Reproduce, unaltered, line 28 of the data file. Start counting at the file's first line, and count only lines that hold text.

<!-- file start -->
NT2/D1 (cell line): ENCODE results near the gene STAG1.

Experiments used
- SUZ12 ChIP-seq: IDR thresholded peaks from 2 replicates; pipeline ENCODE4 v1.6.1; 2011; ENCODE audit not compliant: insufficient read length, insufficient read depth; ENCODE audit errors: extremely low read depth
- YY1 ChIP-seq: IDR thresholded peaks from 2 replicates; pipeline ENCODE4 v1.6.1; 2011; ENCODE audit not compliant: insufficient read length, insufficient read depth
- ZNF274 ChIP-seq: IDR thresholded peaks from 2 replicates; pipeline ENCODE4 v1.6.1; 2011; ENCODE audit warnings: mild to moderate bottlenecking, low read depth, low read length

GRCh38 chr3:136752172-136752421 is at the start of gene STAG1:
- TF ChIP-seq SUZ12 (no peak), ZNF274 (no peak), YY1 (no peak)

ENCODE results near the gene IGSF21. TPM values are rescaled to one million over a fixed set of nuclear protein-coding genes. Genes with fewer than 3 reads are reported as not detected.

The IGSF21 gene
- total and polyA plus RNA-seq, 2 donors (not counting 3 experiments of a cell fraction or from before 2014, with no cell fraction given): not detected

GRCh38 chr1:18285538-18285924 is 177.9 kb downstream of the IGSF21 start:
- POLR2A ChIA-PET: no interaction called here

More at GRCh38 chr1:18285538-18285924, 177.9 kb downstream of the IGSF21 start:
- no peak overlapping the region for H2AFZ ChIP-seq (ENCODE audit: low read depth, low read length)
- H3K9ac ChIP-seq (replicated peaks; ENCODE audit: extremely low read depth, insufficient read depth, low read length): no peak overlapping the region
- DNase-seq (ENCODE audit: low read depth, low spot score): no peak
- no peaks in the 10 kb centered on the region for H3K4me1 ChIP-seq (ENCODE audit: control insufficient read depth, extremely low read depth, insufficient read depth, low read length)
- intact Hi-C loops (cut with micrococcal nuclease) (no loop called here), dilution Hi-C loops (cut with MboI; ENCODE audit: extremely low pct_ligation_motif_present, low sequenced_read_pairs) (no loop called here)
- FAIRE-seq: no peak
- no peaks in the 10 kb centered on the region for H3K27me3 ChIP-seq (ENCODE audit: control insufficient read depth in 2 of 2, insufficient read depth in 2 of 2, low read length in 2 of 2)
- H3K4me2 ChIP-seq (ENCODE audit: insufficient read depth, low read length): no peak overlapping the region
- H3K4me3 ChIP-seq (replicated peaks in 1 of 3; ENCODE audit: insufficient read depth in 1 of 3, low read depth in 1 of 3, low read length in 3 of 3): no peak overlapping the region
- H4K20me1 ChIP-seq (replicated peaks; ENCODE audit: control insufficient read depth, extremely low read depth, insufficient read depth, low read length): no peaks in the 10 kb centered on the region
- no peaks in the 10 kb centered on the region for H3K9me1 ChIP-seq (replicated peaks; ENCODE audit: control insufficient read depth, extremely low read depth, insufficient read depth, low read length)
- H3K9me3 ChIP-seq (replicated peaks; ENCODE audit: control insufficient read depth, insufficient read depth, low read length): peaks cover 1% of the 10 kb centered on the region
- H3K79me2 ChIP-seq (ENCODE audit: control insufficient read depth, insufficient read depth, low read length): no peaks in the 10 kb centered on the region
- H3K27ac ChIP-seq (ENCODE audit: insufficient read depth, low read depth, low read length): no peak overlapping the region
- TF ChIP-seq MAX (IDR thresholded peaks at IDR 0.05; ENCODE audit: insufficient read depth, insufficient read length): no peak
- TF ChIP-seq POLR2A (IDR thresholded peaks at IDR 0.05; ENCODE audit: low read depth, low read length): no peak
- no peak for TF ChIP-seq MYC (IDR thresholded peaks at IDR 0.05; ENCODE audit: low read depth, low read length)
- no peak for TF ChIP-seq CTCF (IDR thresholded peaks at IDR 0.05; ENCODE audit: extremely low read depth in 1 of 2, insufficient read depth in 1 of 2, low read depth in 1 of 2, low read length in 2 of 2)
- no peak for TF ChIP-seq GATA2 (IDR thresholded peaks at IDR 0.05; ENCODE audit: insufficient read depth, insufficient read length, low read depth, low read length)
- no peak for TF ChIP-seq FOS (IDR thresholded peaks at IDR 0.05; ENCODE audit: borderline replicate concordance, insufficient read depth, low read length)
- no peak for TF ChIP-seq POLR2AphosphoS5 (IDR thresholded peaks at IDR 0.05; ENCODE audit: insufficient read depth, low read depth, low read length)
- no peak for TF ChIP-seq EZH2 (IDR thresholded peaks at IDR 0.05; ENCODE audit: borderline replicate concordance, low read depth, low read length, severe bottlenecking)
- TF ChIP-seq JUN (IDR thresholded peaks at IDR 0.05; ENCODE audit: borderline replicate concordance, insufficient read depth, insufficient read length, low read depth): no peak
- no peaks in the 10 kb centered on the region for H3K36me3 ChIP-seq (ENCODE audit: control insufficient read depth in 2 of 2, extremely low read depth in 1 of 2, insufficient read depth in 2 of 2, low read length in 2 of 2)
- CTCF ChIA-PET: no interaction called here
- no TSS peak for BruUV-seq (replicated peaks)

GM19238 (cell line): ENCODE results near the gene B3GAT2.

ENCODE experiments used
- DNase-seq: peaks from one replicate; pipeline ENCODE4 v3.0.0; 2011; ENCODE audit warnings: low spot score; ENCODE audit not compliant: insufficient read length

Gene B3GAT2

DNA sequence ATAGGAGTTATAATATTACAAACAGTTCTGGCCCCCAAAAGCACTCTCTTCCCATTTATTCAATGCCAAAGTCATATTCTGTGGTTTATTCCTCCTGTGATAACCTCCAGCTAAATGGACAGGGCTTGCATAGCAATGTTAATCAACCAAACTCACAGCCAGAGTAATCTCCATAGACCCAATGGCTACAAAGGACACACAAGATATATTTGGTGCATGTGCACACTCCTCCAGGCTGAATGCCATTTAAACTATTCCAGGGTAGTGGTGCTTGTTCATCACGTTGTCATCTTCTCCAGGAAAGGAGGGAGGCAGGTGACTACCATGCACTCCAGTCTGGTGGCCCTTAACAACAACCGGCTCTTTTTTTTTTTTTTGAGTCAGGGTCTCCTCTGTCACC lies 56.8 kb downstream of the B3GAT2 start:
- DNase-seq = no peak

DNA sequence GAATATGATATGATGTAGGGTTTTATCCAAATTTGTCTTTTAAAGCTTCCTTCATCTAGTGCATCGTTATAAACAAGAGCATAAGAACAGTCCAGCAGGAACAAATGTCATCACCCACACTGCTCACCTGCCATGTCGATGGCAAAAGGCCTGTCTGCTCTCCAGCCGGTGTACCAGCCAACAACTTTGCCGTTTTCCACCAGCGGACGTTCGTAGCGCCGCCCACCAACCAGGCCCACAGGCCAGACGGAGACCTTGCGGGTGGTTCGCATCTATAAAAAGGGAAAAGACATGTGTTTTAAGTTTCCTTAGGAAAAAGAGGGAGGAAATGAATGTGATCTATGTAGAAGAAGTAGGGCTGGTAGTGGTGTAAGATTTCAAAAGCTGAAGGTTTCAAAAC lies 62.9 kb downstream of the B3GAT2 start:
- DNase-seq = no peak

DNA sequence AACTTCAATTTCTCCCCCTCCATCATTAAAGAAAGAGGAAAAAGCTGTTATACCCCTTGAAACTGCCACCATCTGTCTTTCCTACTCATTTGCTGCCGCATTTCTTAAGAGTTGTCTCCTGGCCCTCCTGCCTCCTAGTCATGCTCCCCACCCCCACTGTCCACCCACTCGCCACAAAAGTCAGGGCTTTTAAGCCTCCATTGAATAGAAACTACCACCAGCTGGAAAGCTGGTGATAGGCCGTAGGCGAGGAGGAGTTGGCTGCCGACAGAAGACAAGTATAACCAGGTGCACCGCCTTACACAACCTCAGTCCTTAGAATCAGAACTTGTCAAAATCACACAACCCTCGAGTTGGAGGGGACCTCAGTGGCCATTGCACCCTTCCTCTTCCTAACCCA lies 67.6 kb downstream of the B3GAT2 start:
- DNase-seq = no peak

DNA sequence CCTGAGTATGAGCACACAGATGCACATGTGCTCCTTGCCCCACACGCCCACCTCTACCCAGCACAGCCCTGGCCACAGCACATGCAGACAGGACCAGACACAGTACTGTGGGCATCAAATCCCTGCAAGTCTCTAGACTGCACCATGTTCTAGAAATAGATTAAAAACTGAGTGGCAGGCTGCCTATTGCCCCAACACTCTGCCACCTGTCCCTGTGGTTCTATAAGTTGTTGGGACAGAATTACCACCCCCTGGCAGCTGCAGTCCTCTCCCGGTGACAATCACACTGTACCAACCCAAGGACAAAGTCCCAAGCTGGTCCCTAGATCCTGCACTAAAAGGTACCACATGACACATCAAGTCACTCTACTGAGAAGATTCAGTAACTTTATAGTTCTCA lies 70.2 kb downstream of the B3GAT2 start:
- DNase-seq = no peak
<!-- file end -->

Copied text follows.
- TF ChIP-seq MAX (IDR thresholded peaks at IDR 0.05; ENCODE audit: insufficient read depth, insufficient read length): no peak